Bullous pemphigoid

Background

  • Chronic autoimmune blistering disease
  • Blisters occur deep, within the epidermal basement membrane
  • Bullae evolve over weeks to months

Risk factors

Clinical Features

Bullous pemphigoid.JPG
  • Bullae commonly occur in the axillae, abdomen, inner thighs, flexural forearms, and lower legs[1]
  • May be intensely pruritic
    • Start with urticarial lesions
    • Then tense blisters/bullae up to 10 cm
  • Nikolsky sign negative
  • Reported after UV/radiation therapy, drugs: furosemide, NSAIDs, captopril, antibiotics, vaccinations
  • Involves mucosa in 10-25%, may limit PO intake

Differential Diagnosis

Vesiculobullous rashes

Febrile

Afebrile

Management

Topical corticosteroids may offer similar treatment effect as oral steroids with less systemic effects.[2][3][4]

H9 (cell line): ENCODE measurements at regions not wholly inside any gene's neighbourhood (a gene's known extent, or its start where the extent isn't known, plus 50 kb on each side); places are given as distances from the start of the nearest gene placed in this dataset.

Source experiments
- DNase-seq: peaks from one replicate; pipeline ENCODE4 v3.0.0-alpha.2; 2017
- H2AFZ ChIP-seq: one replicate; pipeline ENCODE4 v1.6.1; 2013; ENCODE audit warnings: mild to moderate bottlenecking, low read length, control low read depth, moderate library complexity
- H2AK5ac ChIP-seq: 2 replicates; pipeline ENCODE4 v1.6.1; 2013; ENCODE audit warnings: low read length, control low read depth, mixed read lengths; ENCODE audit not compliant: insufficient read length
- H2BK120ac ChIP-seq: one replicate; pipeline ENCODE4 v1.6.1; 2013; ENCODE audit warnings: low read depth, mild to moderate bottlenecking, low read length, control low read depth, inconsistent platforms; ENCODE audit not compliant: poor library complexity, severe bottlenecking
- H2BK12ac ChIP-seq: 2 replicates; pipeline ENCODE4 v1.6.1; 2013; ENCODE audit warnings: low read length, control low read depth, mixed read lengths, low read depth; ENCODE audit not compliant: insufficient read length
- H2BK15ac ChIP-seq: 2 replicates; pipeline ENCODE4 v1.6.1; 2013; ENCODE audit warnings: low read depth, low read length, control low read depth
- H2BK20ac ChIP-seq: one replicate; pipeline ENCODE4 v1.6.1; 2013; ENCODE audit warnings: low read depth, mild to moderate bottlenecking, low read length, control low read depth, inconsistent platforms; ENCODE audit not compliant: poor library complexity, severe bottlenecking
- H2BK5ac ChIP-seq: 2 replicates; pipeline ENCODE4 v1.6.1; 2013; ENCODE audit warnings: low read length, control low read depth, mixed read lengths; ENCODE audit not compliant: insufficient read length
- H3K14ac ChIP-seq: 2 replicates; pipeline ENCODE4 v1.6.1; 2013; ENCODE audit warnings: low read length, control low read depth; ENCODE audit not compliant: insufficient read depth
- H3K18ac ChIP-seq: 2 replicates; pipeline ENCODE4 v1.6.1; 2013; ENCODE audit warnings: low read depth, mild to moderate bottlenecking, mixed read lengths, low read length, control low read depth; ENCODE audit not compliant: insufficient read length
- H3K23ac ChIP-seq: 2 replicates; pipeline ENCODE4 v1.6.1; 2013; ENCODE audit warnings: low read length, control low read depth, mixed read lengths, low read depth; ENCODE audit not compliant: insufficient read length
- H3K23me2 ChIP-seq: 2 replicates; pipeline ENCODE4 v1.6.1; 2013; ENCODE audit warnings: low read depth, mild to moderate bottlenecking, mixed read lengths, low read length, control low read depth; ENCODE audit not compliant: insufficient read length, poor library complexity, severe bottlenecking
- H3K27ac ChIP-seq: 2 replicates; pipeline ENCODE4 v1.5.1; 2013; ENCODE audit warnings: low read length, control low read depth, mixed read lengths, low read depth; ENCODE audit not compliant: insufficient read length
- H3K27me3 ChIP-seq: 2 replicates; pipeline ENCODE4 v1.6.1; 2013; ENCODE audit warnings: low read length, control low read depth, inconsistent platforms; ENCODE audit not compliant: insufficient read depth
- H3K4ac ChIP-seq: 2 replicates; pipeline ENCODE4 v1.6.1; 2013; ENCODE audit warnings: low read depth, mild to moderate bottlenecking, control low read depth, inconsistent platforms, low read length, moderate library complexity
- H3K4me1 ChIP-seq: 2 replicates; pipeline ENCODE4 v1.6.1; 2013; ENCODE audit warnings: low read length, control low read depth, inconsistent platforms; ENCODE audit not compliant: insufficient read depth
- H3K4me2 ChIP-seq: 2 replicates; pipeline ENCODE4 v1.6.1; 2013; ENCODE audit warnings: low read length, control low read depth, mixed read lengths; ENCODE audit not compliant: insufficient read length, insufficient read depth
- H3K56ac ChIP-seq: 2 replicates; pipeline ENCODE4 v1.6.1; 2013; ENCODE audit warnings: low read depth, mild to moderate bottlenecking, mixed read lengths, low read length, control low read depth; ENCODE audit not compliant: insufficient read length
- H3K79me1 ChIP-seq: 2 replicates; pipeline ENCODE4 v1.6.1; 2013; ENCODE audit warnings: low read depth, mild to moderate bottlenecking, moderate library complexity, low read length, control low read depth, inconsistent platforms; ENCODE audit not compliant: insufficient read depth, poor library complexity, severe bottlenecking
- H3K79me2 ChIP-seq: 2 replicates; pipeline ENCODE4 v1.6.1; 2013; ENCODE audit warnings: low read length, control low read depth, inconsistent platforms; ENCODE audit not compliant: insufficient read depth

• Derm referral for diagnosis via biopsy

References

  1. http://emedicine.medscape.com/article/1062391-overview
  2. Joly P, Roujeau JC, Benichou J, et al. A comparison of oral and topical corticosteroids in patients with bullous pemphigoid. N Engl J Med. Jan 31 2002;346(5):321-7. [Medline].
  3. Terra JB, Potze WJ, Jonkman MF. Whole body application of a potent topical corticosteroid for bullous pemphigoid. J Eur Acad Dermatol Venereol. Apr 3 2013;[Medline].
  4. 2. Gual A, Iranzo P, Mascaró Jr JM. Treatment of bullous pemphigoid with low-dose oral cyclophosphamide: a case series of 20 patients. J Eur Acad Dermatol Venereol. Apr 13 2013;[Medline].

See Also